i) It has the ability to flow and low viscosity which are the properties of a liquid.

ii) Exhibits optical anisotropy i.e., birefringence (double refraction) when in the turbid state which is the property of a crystal. Hence, Lehman called this substance in its transition state as liquid crystal. The liquid crystalline phase of the substance is called the 'mesophase'.

The substance having such a character is called a mesogen or liquid crystal.

The liquid crystal appears to resemble a colloidal solution (a suspension of fine particles in water which can be preserved for a long time inspite of their density being different from that of water). However, this is not true because

i) a liquid crystal has well defined and fixed lower and upper temperatures.

ii) the substance undergoes a true phase transition and reveals a distinct phase of matter.

iii) it has orientational order in the mesophase as revealed by X-ray studies.

iv) their molecules are long and rod-like in shape, generally a little flattened, with a typical length of 2.5 nm and a cross-section of 0.6 x 0.4 nm.

v) the molecules are rigid, at least in their central portions.

Thermotropic and lyotropic liquid crystals

The liquid crystals obtained by heating solids i.e., by thermal processes are called thermotropic liquid crystals. The liquid crystals obtained by dissolving certain crystals in suitable solutions are called lyotropic liquid crystals.

The molecules of liquid crystals are elongated and show orientational order leading to particular structures. Based on the structures revealed, Friedel classified liquid crystals into three groups. They are (i) nematic (ii) cholesteric (iii) smectic.

The riematic phase

molecules of liquid crystal

The nematic phase has the simplest structure. The elongated molecules of the substance are arranged with their axes parallel to each other as shown in Fig.28. 1. Their spatial distribution is completely random i.e., the centres of the molecules are completely random in their location, as in a liquid. In a sheet of perfectly oriented nematic, the molecules have their axes parallel to the walls of the glass slides. They have the same direction every where. The molecules in any layer are parallel to those in the neighbouring layer. The term nematic means 'threadlike' in Greek. When viewed under a powerful microscope, the nematic phase appears as long, thin filaments. The orientational order of molecules is localised. The molecules are capable of moving from one region to another as in a liquid. Each molecule is free to rotate about its own axis. The molecules of true nematic type of liquid crystals are optically inactive. An example of a liquid crystal in the nematic phase is p-azoxyanisole. The temperature range of existence of the phase is 116-136°C.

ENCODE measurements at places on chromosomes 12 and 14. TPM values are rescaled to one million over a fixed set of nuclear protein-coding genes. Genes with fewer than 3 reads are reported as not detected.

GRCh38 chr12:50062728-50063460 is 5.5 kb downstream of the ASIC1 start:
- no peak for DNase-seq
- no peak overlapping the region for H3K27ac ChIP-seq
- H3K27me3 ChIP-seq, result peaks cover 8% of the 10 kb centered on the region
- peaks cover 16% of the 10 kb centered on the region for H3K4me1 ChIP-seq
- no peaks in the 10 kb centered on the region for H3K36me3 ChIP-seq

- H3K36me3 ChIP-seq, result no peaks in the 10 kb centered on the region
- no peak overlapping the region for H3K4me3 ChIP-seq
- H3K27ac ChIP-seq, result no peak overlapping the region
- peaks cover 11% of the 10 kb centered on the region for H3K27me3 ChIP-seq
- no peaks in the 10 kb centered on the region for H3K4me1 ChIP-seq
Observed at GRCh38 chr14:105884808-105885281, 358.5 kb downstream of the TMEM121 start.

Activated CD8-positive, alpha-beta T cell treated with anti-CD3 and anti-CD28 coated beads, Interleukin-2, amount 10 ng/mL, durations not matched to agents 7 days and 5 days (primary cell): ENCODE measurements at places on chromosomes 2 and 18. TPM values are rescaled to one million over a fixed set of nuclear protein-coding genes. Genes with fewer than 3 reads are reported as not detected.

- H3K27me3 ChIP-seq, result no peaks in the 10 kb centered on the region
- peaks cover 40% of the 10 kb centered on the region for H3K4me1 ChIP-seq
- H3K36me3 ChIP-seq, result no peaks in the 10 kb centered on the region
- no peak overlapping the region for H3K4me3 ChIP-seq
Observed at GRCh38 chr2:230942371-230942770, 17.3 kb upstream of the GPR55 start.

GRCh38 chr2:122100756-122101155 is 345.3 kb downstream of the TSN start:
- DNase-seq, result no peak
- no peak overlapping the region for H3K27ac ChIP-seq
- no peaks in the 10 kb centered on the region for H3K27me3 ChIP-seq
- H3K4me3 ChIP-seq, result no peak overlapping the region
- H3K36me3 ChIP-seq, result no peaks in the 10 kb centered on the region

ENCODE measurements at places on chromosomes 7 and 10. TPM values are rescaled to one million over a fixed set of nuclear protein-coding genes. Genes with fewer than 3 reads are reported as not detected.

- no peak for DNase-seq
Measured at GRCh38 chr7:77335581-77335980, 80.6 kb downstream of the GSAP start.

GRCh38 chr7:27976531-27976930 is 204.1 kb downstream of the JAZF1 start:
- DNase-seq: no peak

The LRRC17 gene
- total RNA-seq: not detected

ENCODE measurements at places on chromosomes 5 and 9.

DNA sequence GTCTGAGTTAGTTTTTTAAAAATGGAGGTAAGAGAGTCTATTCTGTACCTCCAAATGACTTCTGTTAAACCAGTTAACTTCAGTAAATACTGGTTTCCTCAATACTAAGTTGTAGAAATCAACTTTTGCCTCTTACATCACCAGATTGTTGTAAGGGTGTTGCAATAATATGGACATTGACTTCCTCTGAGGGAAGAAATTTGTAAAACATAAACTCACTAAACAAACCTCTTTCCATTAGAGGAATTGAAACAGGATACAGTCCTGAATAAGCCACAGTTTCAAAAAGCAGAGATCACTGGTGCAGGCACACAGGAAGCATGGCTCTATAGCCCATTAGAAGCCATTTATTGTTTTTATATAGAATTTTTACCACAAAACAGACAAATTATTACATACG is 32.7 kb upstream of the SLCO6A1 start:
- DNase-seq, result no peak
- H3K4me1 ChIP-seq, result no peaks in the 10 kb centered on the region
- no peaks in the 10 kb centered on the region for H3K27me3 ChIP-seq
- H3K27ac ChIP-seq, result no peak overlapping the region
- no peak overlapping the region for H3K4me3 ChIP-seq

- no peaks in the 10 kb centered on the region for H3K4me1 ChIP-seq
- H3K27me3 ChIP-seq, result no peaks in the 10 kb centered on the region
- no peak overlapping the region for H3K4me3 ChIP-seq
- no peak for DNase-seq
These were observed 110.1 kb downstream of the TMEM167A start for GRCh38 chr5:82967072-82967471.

The cholesteric phase

The cholesteric mesophase is also a nematic type of liquid crystal. It is composed of optically active molecules. The molecules have a rod-like shape-elongated and rigid. They have another very special property, known as chirality. This means that they are asymmetrical. One molecule cannot be made to coincide with its image in a plane mirror by a simple displacement or rotation as shown in Fig. 28.2.

liquid crystal

The molecule with such a property is called a chiral molecule. Due to asymmetry, the molecules in one layer make a small angle with those in the adjacent layer. The process is repeated from one layer to another. Consequently the direction of


alignment twists progressively, resulting in a helical structure as shown in Fig. 28.3. The molecules recover the same orientation after every 180° rotation. The distance between the two layers in which the molecules have rotated through 180° is called the pitch of the helix. The twist may be right handed or left handed depending on the molecule of the substance. A typical value of the pitch is about 2000 A. This also shows that the cholesteric phase is characterised by a periodicity in a direction normal to the plane containing the axes of the molecules.

The helical structure imparts very special optical properties to the cholesteric phase. Some of them are :

i) the substance exhibits optical activity.

ii) the optical rotatory power (specific rotation) is enormous ; one hundred times greater than that of common optically active solids and liquids.

iii) the colour of reflected light from a sheet of cholesteric material varies with the angle of incidence.

iv) with a given geometry, the colour change varies appreciably with temperature.

Mechanically, a cholesteric liquid has a higher viscosity than a nematic liquid.

An example of a liquid crystal in the cholesteric phase is cholesteryl cinnamate in the temperature range 156 - 197°C

Note :

The name cholesteric originates from the fact that the first examples of this mesophase were encountered in derivatives of cholesterol, a content of blood.